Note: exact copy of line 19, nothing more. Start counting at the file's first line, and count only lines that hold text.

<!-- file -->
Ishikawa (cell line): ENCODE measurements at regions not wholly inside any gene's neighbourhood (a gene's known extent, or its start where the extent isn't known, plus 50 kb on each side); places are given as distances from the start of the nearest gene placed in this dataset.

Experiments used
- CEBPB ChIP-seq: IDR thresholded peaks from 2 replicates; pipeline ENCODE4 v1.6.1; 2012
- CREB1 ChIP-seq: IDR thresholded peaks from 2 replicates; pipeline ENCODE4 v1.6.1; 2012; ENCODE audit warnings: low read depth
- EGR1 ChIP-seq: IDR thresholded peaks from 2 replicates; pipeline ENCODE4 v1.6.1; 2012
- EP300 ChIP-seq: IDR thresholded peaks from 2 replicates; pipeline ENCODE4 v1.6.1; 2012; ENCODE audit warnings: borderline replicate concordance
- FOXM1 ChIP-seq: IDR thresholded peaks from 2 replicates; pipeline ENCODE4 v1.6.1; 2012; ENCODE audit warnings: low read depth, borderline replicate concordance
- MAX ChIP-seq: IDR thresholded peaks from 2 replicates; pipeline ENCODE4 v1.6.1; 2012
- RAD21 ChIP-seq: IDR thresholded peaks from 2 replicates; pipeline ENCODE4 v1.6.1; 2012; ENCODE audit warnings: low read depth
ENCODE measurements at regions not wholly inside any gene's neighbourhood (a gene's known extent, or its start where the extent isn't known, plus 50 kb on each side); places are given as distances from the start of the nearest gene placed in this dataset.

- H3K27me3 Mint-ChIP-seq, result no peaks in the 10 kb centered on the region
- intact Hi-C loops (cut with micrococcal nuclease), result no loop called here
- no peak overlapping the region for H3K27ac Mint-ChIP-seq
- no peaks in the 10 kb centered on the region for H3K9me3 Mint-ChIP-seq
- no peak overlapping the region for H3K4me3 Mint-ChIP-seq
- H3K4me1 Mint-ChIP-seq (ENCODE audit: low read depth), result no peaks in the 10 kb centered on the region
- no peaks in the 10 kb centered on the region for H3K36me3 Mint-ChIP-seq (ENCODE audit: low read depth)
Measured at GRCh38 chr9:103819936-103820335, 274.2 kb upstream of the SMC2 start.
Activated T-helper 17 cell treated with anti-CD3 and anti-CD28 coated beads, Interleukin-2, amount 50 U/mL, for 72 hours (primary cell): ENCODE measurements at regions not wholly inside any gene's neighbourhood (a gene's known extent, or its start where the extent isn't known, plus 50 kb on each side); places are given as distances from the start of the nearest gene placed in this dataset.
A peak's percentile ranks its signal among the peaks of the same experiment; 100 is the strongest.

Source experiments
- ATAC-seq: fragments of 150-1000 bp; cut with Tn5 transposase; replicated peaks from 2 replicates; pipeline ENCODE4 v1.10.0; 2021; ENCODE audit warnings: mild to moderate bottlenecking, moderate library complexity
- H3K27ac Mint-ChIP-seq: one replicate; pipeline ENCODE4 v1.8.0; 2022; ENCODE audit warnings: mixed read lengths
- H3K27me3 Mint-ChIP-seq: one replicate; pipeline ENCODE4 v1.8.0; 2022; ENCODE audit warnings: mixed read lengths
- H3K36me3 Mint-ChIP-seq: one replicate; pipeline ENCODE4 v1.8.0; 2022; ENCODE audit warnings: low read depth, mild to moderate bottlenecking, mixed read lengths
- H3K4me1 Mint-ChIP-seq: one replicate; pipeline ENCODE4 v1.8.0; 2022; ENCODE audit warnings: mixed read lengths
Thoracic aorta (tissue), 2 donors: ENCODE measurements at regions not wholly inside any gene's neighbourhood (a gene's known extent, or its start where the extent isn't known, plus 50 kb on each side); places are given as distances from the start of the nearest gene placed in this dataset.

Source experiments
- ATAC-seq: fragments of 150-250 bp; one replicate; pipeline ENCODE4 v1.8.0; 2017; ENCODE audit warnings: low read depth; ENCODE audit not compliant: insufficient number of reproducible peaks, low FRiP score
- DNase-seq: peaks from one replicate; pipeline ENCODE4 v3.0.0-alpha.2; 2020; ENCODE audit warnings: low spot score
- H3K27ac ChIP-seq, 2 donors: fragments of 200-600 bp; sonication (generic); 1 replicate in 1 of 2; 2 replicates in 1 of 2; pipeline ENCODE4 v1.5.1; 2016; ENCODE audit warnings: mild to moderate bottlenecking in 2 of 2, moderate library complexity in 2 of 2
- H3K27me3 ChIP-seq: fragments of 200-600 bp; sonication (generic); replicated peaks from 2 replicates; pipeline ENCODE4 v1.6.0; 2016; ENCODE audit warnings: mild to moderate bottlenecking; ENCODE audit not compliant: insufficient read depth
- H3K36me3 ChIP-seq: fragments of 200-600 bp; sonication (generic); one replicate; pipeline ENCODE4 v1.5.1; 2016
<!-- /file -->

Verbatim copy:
Activated T-helper 17 cell treated with anti-CD3 and anti-CD28 coated beads, Interleukin-2, amount 50 U/mL, for 72 hours (primary cell): ENCODE measurements at regions not wholly inside any gene's neighbourhood (a gene's known extent, or its start where the extent isn't known, plus 50 kb on each side); places are given as distances from the start of the nearest gene placed in this dataset.